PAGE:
You know from here, here, and here how I feel about ESG investing. It’s a politicized money grab for finance and government to extract more fees from investors and to choose winners and losers subjectively. It’s good to see Utah is standing up against the mob.
Utah’s treasurer, Marlo Oaks, is fighting back against an effort by S&P Global Ratings to issue credit ratings for states and municipalities partially based on ideological criteria. S&P wants to apply ESG to muni bond ratings. It doesn’t take much deep thought to realize that rewarding or punishing democratically elected governments based on their policies is a bad idea. Oaks writes in The Wall Street Journal:
Ideological criteria will now influence the credit ratings of state and local governments, thanks to S&P Global Ratings. In addition to rating governments on meaningful financial criteria, in March the biggest of the top three credit-rating firms began to apply an environmental, social and governance, or ESG, rating system. But Utah isn’t about to submit to these subjective standards. State officials, including myself, recently wrote a letter to S&P objecting to the ESG indicators and ratings it has assigned to Utah and calling for the company to withdraw them.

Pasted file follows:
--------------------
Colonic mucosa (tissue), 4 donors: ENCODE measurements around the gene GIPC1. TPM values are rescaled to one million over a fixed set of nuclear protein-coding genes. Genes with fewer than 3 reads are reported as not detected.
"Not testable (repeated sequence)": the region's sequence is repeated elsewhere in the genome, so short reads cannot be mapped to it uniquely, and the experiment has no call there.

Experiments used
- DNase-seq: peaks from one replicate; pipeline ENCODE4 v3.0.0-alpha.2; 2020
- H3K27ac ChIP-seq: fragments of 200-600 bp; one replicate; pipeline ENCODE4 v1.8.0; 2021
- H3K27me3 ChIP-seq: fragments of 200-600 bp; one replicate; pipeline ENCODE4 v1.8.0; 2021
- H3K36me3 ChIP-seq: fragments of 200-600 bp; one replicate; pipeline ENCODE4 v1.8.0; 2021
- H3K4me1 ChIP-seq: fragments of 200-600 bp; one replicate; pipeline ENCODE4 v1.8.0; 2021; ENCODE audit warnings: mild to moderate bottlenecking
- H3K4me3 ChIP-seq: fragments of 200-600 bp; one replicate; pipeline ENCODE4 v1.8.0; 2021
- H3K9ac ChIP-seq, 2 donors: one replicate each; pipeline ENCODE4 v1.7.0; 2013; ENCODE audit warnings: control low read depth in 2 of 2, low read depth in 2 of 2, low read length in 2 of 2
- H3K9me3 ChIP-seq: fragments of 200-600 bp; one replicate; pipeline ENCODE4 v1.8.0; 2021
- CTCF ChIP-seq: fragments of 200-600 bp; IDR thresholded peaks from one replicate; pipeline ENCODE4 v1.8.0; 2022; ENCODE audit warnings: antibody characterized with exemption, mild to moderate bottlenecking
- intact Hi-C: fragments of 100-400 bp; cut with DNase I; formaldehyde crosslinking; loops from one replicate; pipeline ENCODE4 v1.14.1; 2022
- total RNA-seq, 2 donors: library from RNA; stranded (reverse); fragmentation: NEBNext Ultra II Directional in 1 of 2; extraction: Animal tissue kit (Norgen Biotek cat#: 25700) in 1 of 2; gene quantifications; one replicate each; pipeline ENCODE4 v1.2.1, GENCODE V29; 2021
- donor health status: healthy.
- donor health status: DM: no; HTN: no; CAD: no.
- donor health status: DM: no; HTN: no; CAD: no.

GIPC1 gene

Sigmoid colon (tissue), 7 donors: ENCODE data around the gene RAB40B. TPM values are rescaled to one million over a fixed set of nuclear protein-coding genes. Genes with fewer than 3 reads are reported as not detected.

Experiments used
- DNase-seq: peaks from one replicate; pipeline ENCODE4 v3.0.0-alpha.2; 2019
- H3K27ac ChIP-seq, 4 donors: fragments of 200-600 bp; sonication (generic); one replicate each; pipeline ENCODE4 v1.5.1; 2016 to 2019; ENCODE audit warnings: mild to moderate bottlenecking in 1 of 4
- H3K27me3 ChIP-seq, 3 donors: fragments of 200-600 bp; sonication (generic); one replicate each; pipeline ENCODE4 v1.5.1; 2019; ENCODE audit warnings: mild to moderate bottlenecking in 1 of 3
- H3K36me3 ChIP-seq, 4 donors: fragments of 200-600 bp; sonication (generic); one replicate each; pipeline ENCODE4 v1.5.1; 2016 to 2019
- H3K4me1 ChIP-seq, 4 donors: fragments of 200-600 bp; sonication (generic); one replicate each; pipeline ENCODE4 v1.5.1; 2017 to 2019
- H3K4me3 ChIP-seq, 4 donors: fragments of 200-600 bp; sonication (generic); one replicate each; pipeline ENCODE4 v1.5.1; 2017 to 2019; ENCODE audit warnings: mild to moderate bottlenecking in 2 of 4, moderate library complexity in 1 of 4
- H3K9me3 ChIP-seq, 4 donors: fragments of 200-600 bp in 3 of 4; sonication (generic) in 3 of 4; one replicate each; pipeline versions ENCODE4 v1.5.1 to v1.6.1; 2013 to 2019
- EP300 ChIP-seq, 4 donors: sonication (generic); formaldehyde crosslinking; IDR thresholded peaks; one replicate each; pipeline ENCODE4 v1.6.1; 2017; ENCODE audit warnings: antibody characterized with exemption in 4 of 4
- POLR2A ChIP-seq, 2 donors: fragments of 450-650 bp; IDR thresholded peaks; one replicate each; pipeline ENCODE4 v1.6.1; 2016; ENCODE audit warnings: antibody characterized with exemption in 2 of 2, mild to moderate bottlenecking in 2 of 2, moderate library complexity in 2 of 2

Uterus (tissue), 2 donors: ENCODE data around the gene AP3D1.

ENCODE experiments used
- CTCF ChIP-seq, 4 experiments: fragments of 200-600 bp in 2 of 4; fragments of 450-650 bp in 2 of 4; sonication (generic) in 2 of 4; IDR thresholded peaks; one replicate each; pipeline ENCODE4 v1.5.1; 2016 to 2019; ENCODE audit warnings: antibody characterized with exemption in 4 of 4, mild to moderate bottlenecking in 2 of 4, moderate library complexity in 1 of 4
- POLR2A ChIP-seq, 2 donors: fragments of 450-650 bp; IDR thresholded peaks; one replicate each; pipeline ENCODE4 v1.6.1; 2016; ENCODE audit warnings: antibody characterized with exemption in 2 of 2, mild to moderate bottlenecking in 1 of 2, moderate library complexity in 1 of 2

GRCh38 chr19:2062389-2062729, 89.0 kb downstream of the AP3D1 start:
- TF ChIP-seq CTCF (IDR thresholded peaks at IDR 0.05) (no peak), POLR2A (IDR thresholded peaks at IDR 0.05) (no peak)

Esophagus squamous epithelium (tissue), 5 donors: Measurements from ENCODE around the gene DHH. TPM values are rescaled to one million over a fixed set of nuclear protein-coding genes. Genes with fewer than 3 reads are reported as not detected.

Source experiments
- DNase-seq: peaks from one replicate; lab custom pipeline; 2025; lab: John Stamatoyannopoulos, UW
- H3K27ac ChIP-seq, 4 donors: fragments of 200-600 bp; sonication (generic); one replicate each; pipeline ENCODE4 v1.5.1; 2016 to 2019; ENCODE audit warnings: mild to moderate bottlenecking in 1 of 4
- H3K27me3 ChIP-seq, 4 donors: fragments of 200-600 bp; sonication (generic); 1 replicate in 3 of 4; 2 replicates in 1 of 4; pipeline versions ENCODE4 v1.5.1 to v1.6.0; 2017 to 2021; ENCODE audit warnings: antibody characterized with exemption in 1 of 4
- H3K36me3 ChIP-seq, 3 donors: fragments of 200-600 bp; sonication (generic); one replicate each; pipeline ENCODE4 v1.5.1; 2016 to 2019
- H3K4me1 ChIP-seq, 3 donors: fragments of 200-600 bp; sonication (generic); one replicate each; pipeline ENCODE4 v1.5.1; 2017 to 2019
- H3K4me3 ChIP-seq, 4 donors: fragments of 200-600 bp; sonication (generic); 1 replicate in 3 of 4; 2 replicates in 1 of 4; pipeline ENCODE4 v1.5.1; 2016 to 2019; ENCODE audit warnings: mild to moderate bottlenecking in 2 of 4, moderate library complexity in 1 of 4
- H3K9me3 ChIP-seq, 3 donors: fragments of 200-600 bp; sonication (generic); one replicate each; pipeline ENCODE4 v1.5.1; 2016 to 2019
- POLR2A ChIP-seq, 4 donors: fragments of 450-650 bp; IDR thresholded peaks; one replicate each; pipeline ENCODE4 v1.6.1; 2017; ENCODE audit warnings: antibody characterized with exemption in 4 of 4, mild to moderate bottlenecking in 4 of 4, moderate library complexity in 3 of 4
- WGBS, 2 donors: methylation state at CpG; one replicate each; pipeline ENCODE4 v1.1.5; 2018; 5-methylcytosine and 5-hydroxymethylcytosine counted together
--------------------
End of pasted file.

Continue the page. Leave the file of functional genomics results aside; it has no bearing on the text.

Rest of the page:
ESG is sometimes dressed up to look objective with quantitative “metrics” and complex “analytical frameworks.” But this blurs the distinction between subjective judgments and objective financial assessments.
S&P Global says it “incorporates [ESG] risks and opportunities into the credit rating analysis” of public issuers. This includes ambiguous and open-ended categories such as how a state scores on “managing carbon,” “political unrest stemming from community and social issues” and “adverse publicity that results in reputation risk.” Leaving no doubt as to the measurement’s subjectivity, S&P notes, “reflecting ESG risks and opportunities within our credit rating analysis will require a qualitative view of an entity’s capacity to anticipate and plan for a variety of emerging risks.” Unlike quantifiable financial metrics, this qualitative view depends entirely on the beliefs of whoever constructs it.